The Greek island of Kefalonia was rocking and rolling on Sunday morning after a 5.8 or higher magnitude earthquake shook them. The magnitude is estimated until experts investigate further.
Local media reported minor injuries to residents and damage to buildings and roads.
The epicenter was about 175 miles west of Athens, near the town of Lixouri, and its depth was 11 miles, according to the Athens Geodynamic Institute.
A local news site, kefaloniapress.gr, reported some damage on roads and buildings in the largest island towns of Lixouri and Argostoli. There were also some minor injuries from falls, and falling objects.
Several rock falls and damage to the local airport's control tower were reported as well.
Greece: Strong earthquake hits Kefalonia island http://t.co/MY0CGiATlR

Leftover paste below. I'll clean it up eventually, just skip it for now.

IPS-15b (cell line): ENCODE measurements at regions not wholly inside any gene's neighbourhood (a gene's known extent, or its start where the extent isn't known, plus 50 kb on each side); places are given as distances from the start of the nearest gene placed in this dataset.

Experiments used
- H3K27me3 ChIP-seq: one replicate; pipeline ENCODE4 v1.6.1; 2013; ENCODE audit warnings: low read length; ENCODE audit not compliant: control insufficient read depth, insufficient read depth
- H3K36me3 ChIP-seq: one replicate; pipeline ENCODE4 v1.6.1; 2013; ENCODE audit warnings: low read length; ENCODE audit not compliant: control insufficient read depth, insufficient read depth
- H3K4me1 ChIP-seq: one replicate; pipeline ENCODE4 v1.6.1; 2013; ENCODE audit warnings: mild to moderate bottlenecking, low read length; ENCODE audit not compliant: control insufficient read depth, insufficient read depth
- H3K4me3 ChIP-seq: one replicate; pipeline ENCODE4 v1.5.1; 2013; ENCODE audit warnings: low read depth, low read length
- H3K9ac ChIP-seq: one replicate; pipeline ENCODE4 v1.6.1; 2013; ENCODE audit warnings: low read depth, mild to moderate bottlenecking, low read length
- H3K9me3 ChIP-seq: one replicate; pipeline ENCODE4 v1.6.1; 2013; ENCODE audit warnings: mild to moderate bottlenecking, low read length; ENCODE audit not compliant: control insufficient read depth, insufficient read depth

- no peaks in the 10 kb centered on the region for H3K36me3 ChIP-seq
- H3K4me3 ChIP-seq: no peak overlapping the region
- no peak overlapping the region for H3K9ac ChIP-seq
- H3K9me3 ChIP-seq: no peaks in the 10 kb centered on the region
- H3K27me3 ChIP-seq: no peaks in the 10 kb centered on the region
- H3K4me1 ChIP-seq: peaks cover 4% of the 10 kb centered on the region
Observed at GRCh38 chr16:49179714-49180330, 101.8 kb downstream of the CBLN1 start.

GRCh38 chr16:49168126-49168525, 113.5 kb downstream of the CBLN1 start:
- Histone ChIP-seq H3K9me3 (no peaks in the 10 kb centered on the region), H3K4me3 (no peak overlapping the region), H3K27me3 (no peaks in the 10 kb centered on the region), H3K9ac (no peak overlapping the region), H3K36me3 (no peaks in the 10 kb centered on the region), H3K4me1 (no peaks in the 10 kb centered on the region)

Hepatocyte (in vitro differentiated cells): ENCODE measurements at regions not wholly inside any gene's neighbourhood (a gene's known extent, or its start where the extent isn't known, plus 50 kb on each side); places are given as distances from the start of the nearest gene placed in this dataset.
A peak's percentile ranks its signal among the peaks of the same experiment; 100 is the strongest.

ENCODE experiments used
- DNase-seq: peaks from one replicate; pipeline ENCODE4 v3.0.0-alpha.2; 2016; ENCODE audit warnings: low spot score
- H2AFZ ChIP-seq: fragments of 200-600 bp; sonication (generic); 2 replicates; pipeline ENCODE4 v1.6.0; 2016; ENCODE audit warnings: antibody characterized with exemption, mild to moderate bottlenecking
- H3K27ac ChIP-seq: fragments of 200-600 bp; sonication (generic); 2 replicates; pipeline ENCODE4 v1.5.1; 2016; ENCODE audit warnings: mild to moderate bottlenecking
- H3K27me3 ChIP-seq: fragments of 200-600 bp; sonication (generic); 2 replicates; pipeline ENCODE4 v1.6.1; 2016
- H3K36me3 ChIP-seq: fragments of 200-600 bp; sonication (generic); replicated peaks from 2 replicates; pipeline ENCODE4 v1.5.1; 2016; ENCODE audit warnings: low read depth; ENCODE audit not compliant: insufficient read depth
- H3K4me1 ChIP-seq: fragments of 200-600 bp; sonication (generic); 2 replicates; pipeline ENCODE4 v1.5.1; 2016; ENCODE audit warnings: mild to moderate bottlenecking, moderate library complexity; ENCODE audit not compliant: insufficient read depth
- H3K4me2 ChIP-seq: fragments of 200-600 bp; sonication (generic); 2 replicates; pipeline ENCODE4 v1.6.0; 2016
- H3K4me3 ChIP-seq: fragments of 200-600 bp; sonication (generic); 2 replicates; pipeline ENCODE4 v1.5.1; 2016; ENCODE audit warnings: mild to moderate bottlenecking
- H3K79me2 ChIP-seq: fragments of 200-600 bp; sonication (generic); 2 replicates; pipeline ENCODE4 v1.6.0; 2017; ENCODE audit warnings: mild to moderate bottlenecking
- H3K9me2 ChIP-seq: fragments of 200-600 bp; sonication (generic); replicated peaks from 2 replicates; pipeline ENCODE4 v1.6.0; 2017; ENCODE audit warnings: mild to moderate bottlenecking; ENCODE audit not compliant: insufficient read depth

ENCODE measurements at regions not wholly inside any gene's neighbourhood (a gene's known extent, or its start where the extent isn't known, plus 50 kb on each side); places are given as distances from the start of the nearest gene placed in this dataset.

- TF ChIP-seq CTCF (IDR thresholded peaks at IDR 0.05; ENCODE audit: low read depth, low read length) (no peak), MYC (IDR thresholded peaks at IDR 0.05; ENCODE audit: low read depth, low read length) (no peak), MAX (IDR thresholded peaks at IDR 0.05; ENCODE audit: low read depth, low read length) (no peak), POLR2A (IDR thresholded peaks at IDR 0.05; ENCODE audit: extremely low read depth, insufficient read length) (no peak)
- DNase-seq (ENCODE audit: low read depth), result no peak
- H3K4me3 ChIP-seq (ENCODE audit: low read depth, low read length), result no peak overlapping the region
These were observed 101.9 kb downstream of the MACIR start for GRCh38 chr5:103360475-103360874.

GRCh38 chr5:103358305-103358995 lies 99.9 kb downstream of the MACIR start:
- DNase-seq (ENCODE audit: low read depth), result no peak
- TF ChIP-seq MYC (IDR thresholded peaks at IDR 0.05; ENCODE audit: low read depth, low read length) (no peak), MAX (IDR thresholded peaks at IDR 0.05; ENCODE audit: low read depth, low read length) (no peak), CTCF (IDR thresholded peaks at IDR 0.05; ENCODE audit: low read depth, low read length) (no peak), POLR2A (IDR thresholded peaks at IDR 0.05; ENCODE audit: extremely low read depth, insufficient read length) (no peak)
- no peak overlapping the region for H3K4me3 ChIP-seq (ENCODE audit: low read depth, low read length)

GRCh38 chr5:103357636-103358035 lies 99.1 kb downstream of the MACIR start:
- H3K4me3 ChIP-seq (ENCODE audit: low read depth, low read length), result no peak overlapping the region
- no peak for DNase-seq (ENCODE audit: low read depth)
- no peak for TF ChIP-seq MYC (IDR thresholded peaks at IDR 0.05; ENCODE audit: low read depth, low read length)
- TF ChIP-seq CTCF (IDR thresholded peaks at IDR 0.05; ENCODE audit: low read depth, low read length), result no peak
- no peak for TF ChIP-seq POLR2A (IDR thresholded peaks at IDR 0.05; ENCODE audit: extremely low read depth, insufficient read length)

— euronews (@euronews) January 26, 2014
One of the injured islanders, Kleon Moros, said that many of the local hospital's windows had been damaged and, as a result, patients needing X-rays had to be moved to another building.
"It is too early to say if this is the main earthquake, although it likely is," Manolis Skordilis, an associate professor of geophysics at the University of Thessaloniki, told The Associated Press.
"This area shows the highest incidence of seismic phenomena, not only in Greece, but on an east-west axis stretching from Gibraltar to China. In 1983, there was a 7 magnitude quake in the same area ... We have already had many aftershocks and expect many more."
In the first three hours following the earthquake, there have been 12 aftershocks with a magnitude over 3. The strongest was 4.5.
Costas Papazahos, a seismology professor at the University of Thessaloniki, said the 5.8 was a preliminary reading, saying that he expects the final figure to be between 6 and 6.2
Greece is no stranger to earthquakes, the nearby island of Zakynthos suffered severe damage by a 7.2 quake in 1953.
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